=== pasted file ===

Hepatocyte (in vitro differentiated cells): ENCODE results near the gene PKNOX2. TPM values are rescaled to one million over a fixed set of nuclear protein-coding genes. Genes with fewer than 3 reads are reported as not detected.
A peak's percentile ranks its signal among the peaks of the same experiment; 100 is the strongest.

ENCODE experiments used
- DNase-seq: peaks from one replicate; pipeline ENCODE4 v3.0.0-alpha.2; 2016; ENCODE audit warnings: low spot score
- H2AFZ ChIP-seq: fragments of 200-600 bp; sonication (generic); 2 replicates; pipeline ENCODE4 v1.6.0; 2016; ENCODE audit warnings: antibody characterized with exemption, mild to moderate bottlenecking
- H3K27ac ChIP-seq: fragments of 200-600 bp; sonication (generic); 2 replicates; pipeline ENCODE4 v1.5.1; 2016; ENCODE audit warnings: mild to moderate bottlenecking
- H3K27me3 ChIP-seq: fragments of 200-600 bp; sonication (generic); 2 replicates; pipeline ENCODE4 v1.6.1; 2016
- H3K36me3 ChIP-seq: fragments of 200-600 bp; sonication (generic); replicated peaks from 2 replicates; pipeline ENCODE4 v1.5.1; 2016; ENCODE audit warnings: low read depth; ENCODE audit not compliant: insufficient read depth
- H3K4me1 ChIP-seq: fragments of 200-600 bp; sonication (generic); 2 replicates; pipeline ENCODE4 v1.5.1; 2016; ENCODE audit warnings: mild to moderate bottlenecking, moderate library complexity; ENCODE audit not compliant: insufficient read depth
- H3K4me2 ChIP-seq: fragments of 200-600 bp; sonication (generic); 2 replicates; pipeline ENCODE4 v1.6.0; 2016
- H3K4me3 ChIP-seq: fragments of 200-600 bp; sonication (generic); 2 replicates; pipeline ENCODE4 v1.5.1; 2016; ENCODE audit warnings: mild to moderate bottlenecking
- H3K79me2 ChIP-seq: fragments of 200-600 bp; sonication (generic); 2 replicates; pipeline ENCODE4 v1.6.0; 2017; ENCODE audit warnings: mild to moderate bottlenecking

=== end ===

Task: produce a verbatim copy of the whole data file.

Hepatocyte (in vitro differentiated cells): ENCODE results near the gene PKNOX2. TPM values are rescaled to one million over a fixed set of nuclear protein-coding genes. Genes with fewer than 3 reads are reported as not detected.
A peak's percentile ranks its signal among the peaks of the same experiment; 100 is the strongest.

ENCODE experiments used
- DNase-seq: peaks from one replicate; pipeline ENCODE4 v3.0.0-alpha.2; 2016; ENCODE audit warnings: low spot score
- H2AFZ ChIP-seq: fragments of 200-600 bp; sonication (generic); 2 replicates; pipeline ENCODE4 v1.6.0; 2016; ENCODE audit warnings: antibody characterized with exemption, mild to moderate bottlenecking
- H3K27ac ChIP-seq: fragments of 200-600 bp; sonication (generic); 2 replicates; pipeline ENCODE4 v1.5.1; 2016; ENCODE audit warnings: mild to moderate bottlenecking
- H3K27me3 ChIP-seq: fragments of 200-600 bp; sonication (generic); 2 replicates; pipeline ENCODE4 v1.6.1; 2016
- H3K36me3 ChIP-seq: fragments of 200-600 bp; sonication (generic); replicated peaks from 2 replicates; pipeline ENCODE4 v1.5.1; 2016; ENCODE audit warnings: low read depth; ENCODE audit not compliant: insufficient read depth
- H3K4me1 ChIP-seq: fragments of 200-600 bp; sonication (generic); 2 replicates; pipeline ENCODE4 v1.5.1; 2016; ENCODE audit warnings: mild to moderate bottlenecking, moderate library complexity; ENCODE audit not compliant: insufficient read depth
- H3K4me2 ChIP-seq: fragments of 200-600 bp; sonication (generic); 2 replicates; pipeline ENCODE4 v1.6.0; 2016
- H3K4me3 ChIP-seq: fragments of 200-600 bp; sonication (generic); 2 replicates; pipeline ENCODE4 v1.5.1; 2016; ENCODE audit warnings: mild to moderate bottlenecking
- H3K79me2 ChIP-seq: fragments of 200-600 bp; sonication (generic); 2 replicates; pipeline ENCODE4 v1.6.0; 2017; ENCODE audit warnings: mild to moderate bottlenecking